You can use any text editor based on your preference / OS… I am using nano on Ubuntu.

nano veeam.yara

There are some basic concepts to follow when creating a YARA rule:

  • You have to give it a name
  • You can use metadata (author, description, hash)
  • You can use Strings (these are specific text / characters / expressions you want to search for)
  • You have to use conditions ( combination of strings, file size, Hex or text)
rule veeam
{
meta:
author = "Andy"
date = "2024"
description = "This is a veeam yara demo."
reference = "Blank"
md5hash = "f1bc52b1c4da8b1d9dbe44bf41697d9d"
sha1hash = "acf20e2e687005925149527e979220d21ded5696"
sha256hash = "a6592f3b045c0bd897899a25b3b0b10a4c8444e28764cfcf2717dee1b67d3ecb"
strings:
$s1 = "Hello there!"
$s2 = "FreeGiftCards"
condition:
($s1 or $s2) and filesize < 20KB
}

Let’s now run the YARA rule with the command below. This will scan the system and look for files that share the similar information as defined in your strings and conditions.

sudo yara -m -s -r veeam.yara ~/ 2>/dev/null

(-m feeds the YARA rule file, -s shows the strings on which YARA detected, -r searches recursively)

 

Depending on what files get identified by the YARA, we could then choose to collect the IoCs for new identified files and then update the YARA rule and run it again if need be.

Looks like a new file was identified…. clickme.txt

Let’s take a look at that file and gather its IoCs….

  • File Name: clickme.txt
  • File Path: /home/veeam/Desktop
  • File Size: 38 Bytes
  • Strings: “bitcoin.. FreeGiftCards NFT”
  • MD5 Hash: e10edced670747f31ce544a5ec39b4eb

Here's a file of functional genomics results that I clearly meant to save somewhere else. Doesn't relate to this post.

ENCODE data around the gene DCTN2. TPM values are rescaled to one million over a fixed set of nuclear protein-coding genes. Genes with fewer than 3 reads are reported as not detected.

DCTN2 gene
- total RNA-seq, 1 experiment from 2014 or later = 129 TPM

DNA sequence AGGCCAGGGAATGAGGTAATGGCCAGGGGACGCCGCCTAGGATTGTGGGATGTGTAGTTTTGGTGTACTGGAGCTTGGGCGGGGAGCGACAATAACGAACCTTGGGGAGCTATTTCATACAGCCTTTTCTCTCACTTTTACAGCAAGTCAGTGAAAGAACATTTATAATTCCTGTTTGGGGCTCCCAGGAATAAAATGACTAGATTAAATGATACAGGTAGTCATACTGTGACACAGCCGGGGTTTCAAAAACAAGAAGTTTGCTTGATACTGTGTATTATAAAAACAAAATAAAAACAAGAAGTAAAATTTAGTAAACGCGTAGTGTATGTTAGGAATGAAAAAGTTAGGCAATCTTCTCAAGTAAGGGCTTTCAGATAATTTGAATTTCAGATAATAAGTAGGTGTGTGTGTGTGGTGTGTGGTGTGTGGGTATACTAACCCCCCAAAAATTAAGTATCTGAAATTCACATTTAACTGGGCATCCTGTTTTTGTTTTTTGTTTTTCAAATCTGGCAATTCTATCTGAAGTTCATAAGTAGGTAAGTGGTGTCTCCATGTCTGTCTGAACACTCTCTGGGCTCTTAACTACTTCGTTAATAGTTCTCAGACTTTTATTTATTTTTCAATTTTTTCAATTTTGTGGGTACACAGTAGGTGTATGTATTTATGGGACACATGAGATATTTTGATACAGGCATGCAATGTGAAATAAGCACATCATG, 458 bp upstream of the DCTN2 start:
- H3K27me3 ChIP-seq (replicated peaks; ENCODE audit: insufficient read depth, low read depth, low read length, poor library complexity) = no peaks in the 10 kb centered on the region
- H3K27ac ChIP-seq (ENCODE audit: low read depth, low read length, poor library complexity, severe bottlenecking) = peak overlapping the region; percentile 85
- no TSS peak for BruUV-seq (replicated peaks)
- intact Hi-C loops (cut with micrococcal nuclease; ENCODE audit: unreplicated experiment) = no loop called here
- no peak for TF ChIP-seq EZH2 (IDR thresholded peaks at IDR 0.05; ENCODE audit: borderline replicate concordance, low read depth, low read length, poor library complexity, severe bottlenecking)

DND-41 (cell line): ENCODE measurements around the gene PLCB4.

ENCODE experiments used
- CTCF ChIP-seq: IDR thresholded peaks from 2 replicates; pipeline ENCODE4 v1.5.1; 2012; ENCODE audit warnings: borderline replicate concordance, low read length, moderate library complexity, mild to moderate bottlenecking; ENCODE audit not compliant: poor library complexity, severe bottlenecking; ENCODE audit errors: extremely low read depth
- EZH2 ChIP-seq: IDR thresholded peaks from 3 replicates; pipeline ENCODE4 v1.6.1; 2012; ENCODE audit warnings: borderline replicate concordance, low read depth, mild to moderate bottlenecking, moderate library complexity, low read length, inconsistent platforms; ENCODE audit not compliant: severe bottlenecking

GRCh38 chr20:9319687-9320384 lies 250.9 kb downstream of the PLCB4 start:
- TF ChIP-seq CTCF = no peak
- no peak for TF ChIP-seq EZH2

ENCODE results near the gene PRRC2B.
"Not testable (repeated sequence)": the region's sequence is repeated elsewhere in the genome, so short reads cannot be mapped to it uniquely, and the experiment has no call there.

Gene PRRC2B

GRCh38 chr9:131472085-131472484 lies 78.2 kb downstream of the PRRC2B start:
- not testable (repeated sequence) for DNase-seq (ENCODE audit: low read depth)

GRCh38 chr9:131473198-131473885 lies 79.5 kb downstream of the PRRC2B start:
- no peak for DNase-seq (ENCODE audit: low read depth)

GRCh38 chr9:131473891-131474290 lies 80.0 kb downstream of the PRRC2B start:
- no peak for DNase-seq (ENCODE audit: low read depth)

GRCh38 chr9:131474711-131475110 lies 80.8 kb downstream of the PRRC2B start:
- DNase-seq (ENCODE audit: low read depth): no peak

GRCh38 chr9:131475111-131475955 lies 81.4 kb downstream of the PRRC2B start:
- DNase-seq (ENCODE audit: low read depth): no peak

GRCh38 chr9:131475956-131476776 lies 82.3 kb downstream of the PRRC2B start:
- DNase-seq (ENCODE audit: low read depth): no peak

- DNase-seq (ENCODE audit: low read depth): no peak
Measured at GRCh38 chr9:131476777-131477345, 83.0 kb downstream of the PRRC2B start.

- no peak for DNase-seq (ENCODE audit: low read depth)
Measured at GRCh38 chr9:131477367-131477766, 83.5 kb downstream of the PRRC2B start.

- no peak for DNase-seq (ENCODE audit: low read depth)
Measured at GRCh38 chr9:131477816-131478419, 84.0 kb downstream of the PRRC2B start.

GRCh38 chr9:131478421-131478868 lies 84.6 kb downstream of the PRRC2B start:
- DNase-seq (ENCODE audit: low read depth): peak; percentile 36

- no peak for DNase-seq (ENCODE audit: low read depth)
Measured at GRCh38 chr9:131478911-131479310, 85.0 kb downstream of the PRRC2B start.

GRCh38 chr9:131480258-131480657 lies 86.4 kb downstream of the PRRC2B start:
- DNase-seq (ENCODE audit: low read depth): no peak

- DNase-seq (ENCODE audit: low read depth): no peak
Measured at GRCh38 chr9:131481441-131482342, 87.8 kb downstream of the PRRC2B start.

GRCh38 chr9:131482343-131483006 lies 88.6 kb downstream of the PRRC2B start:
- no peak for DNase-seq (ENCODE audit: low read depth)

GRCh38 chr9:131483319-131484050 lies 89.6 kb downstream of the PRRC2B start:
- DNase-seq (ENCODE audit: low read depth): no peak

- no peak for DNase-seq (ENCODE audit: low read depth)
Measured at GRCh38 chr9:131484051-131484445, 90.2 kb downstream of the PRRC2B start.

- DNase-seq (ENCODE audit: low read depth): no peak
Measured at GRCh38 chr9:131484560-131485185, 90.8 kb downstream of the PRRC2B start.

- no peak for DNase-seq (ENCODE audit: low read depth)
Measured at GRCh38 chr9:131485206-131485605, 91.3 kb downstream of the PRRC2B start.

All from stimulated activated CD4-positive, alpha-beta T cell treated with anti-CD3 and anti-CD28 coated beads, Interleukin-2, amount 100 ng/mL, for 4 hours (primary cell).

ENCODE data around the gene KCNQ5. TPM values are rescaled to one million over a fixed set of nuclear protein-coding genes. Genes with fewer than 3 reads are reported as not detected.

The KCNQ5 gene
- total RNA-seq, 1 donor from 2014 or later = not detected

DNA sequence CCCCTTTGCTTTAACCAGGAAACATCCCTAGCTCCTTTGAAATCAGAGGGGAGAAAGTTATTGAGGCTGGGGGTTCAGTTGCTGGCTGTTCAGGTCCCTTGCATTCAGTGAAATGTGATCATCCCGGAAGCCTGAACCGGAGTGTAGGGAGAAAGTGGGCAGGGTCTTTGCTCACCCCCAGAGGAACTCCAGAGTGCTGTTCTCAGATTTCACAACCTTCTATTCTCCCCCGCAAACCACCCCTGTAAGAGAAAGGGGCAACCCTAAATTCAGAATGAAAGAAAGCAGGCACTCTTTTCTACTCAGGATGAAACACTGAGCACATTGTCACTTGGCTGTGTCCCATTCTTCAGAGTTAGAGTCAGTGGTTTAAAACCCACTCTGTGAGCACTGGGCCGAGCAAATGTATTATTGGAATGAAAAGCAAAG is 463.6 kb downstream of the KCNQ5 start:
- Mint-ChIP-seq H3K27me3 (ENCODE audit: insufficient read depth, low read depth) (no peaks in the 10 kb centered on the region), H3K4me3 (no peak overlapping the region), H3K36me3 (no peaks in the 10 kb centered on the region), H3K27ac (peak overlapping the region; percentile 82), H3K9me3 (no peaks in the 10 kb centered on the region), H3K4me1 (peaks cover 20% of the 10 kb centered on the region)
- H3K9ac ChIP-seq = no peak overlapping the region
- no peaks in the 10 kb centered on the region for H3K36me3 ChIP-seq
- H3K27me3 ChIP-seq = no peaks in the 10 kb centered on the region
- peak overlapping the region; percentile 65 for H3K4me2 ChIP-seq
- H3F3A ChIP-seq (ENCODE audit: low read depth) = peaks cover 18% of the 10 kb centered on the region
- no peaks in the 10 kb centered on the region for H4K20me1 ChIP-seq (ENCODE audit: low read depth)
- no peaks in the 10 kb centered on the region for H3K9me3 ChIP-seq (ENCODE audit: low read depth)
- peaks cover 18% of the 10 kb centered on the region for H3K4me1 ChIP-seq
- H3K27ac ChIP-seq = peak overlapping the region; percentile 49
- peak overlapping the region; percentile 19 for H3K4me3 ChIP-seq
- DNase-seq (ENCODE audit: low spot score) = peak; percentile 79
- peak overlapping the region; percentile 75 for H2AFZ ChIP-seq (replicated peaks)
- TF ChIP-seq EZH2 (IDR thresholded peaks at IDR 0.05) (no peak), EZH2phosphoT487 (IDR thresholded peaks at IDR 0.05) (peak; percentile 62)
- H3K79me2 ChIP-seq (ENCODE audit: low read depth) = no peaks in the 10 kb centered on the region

• SHA1 Hash: d6a51843f65d032abfb2ec500ce11f32ea72e39d
  • SHA256 Hash: 0833077daa6d59306178a61efde6063cbe45eb2d107d4c28649ce579b70826f

We can now go back to our YARA rule and update it to include the additional strings & to change the condition:

rule veeam
{
meta:
author = "Andy"
date = "2024"
description = "This is a veeam yara demo."
reference = "Blank"
md5hash1 = "f1bc52b1c4da8b1d9dbe44bf41697d9d"
md5hash2 = "e10edced670747f31ce544a5ec39b4eb"
strings:
$s1 = "Hello there!"
$s2 = "FreeGiftCards"
$s3 = "bitcoin"
$s4 = "NFT"
condition:
(1 of them) and filesize < 20KB
}

At this point i think you can understand the general concepts of YARA and its uses.

  1. Collect the IoCs of your potential malicious file
  2. Create a YARA rule to scan an entire system and look for other instances of them.
  3. Rinse. Repeat to your liking.

 

Veeam Backup & Replication & YARA

Now that we have a YARA rule, we can use it in Veeam Backup & Replication to search through our existing backups for any malicious files. To do this, copy the YARA rule to the specified folder on our VBR server. (If you're unsure where that is, refer to the link provided. The image below will copy the location to your clipboard.) There are two methods to use a YARA rule within Veeam Backup & Replication…. Let’s go over them now.

 

 

YARA Scan for Scan Backup